Reportedly, Pakistan President Pervez Musharraf is encouraging the use of alternative energy sources in Pakistan.
ÃƒÂ¢Ã¢â€šÂ¬Ã…â€œWe must make the best use of untapped energy potential in the form of wind and solar energy to meet the growing requirements in the long-term. This has become all the more important in the face of soaring oil prices… Mounting energy requirements on the back of robust industrial growth demand that the country exploit its hydropower capacity as well as benefit from abundant alternative energy means.ÃƒÂ¢Ã¢â€šÂ¬Ã‚?
This could be a much needed leadership stance to at least explore what alternative energy sources can become available for Pakistan in the future. Researchers in Pakistani universities should jump on this opportunity to take lead in unleashing energy stored in solar, wind, water/tidal, bio-fuels, hydrogen, coal, gas, nuclear and other alternative fuels. Energy derived from alternative sources can not only be renewable, but also cheap, clean and locally accessible.
For example, last year, nearly $1.6 billion of venture capital investments in the US were made in the clean-technology industry, and they have exceeded the total investments in semi-conductor industry . How and where is Pakistan positioning itself in this next technology boom? There is a huge potential for an agriculture based economy like Pakistan to trade up in value derived from its crops.ÃƒÂ¯Ã‚Â¿Ã‚Â¼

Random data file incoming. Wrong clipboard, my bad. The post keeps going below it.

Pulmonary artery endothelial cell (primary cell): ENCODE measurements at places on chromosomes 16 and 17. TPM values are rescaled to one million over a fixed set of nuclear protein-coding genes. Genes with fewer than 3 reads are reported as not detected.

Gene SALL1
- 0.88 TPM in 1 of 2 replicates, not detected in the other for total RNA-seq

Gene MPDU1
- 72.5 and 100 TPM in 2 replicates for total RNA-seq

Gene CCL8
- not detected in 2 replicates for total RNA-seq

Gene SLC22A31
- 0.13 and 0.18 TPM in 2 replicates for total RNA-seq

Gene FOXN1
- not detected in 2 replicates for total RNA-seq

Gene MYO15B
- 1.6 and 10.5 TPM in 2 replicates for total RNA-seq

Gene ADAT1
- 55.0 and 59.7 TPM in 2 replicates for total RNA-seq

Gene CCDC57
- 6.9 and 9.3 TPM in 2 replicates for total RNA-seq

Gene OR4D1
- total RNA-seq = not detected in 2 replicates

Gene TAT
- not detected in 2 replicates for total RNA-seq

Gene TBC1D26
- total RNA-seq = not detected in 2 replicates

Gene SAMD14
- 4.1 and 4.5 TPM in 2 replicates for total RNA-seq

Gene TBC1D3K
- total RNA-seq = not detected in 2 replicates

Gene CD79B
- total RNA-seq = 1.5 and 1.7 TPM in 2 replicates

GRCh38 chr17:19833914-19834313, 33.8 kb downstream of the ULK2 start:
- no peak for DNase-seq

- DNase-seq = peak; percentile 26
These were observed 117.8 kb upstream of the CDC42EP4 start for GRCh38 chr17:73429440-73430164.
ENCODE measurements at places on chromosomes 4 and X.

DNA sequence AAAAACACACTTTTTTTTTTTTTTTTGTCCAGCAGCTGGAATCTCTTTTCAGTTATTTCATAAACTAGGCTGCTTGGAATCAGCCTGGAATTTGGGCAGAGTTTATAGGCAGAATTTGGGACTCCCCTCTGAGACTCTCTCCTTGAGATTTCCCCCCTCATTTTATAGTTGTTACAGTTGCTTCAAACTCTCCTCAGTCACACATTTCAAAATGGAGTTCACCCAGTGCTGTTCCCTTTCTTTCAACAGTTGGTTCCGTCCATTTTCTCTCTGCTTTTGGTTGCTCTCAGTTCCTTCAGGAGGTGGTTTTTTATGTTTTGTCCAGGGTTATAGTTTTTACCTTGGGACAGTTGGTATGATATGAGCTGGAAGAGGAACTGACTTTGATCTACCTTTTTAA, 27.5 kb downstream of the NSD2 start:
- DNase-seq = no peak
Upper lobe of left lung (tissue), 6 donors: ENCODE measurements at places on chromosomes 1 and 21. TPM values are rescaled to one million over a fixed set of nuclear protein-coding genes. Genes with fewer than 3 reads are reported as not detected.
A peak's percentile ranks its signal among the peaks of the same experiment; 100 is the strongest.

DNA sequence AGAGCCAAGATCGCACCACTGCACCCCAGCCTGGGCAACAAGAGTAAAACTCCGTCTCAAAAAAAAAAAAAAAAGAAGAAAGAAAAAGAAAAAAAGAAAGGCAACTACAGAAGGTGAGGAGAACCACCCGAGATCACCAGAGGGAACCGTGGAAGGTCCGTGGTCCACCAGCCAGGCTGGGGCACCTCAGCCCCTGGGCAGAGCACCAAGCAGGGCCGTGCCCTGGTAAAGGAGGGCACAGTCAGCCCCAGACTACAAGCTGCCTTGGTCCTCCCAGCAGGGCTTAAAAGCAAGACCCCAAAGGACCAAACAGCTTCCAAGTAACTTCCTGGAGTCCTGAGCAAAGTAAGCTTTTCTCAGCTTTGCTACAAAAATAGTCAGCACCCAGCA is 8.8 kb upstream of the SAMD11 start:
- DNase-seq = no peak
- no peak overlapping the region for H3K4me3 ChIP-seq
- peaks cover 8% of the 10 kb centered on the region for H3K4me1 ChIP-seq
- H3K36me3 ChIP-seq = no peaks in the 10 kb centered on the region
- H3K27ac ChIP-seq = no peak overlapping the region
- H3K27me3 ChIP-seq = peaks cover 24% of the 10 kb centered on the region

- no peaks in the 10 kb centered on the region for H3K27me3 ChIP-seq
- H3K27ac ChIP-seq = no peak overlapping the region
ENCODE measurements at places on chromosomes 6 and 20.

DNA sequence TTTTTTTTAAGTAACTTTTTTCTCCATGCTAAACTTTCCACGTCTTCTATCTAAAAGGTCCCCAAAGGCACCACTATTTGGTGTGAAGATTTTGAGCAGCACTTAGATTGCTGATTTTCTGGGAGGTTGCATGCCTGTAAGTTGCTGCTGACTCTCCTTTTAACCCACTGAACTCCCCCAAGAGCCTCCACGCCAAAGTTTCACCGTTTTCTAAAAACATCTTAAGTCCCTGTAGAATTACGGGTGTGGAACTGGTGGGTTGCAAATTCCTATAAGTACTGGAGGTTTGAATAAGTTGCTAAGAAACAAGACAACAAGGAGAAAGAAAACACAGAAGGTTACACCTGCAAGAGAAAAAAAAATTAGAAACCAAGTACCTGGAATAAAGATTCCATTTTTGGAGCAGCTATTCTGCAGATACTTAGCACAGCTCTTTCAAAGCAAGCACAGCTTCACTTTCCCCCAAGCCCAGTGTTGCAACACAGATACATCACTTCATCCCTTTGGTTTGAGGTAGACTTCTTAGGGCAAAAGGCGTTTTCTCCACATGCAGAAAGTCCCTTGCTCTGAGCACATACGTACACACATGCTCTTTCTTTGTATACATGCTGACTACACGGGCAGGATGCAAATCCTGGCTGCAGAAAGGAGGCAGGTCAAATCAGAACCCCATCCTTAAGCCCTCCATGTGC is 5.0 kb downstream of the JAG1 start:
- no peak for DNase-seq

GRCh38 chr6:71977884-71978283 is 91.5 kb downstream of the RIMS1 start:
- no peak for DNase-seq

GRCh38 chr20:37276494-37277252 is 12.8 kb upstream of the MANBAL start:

Pakistan is already going to make a move from diesel to CNG (starting 2007). In the past, chairman of the Alternative Energy Development Board of Pakistan, has also announced that Pakistan will derive 650MW of energy from wind sources, and up to 9700 MW (5% of total installed capacity) by 2030.
Is the alternative energy/renewable fuel/environmental movement finally catching interest in government circles? How can we help strengthen their resolve (if it is real and not just hot air) and bring other necessary resources to the table?